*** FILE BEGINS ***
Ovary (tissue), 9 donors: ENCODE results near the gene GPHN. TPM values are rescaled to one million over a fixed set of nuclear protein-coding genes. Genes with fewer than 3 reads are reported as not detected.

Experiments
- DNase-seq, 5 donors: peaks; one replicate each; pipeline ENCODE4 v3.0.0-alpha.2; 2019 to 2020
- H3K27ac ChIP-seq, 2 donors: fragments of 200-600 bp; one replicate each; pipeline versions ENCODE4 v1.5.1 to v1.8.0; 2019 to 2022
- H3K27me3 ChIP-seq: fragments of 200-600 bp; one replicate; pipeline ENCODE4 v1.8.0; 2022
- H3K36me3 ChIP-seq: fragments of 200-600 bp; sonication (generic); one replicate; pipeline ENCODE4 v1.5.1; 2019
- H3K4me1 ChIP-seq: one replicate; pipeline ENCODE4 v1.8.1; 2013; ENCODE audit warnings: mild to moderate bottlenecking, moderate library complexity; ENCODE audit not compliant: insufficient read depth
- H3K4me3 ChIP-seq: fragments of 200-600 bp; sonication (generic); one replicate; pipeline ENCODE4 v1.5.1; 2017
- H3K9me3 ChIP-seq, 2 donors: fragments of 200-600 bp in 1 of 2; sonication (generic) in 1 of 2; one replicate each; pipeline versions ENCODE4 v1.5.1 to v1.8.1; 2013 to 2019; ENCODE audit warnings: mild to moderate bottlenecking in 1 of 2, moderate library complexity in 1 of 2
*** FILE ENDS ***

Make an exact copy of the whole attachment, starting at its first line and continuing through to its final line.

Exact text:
Ovary (tissue), 9 donors: ENCODE results near the gene GPHN. TPM values are rescaled to one million over a fixed set of nuclear protein-coding genes. Genes with fewer than 3 reads are reported as not detected.

Experiments
- DNase-seq, 5 donors: peaks; one replicate each; pipeline ENCODE4 v3.0.0-alpha.2; 2019 to 2020
- H3K27ac ChIP-seq, 2 donors: fragments of 200-600 bp; one replicate each; pipeline versions ENCODE4 v1.5.1 to v1.8.0; 2019 to 2022
- H3K27me3 ChIP-seq: fragments of 200-600 bp; one replicate; pipeline ENCODE4 v1.8.0; 2022
- H3K36me3 ChIP-seq: fragments of 200-600 bp; sonication (generic); one replicate; pipeline ENCODE4 v1.5.1; 2019
- H3K4me1 ChIP-seq: one replicate; pipeline ENCODE4 v1.8.1; 2013; ENCODE audit warnings: mild to moderate bottlenecking, moderate library complexity; ENCODE audit not compliant: insufficient read depth
- H3K4me3 ChIP-seq: fragments of 200-600 bp; sonication (generic); one replicate; pipeline ENCODE4 v1.5.1; 2017
- H3K9me3 ChIP-seq, 2 donors: fragments of 200-600 bp in 1 of 2; sonication (generic) in 1 of 2; one replicate each; pipeline versions ENCODE4 v1.5.1 to v1.8.1; 2013 to 2019; ENCODE audit warnings: mild to moderate bottlenecking in 1 of 2, moderate library complexity in 1 of 2